NOTE: Another guest post by Andrew Gumbel
It seems I may have under-estimated the impact of the Carter-Baker commission's recommendation of a voter-verifiable paper audit trail on electronic voting machines. Already, two of the country's toughest hold-outs against a paper trail, Cathy Cox of Georgia and Linda Lamone of Maryland, are caving and, at the very least, using the commission report as a cover for the multiple other pressures they face on this issue.
Cox, Georgia's Secretary of State who has ambitions to run for governor next year, has out-and-out embraced the paper trail, while Lamone, who heads the Maryland State Board of Elections, says she will now give it active consideration. Both women were instrumental in making early statewide buys of Diebold machinery, spending tens of millions of taxpayer dollars even though they were both told the touch-screen machines weren't up to snuff, and then expended considerable energy covering up for Diebold's shortcomings and stonewalling on demands for public accountability, including proper paper recounts. (Note to Bush-Diebold conspiracy theorists: they are both Democrats.) Neither are friends of the cause of representative democracy -- for reasons I lay out in detail in my new book Steal This Vote -- so their capitulation is cause to cheer. Loudly.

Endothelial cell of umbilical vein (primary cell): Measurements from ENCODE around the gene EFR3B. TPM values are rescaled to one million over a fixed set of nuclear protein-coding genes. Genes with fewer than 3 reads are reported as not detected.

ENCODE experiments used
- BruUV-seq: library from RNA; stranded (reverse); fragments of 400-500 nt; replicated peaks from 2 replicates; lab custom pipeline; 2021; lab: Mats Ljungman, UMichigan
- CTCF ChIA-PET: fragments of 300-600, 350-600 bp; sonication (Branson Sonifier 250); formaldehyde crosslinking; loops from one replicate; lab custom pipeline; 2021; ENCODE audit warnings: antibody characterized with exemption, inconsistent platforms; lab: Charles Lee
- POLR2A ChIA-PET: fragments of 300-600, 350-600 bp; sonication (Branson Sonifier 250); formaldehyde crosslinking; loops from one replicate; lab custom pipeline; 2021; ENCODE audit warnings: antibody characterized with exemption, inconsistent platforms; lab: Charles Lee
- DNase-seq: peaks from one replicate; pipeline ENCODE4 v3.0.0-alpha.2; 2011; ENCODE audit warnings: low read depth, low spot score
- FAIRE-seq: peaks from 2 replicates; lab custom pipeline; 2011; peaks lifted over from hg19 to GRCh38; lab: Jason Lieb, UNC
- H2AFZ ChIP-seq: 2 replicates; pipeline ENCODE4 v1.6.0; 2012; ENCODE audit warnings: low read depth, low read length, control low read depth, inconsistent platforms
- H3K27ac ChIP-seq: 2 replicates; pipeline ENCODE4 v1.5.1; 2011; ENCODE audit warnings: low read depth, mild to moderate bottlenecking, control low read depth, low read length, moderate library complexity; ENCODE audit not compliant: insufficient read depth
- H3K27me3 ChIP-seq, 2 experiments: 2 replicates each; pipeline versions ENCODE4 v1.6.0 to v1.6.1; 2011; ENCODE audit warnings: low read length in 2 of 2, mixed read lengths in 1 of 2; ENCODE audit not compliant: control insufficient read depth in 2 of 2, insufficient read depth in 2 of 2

Shameless plug dept.: For those of you in the LA area, I will doing a book reading tomorrow (Thurs) night at 7pm at Dutton's in Brentwood, and another next Wednesday, Sept 28, at 2000 Plus Bookstore in Long Beach, also at 7pm.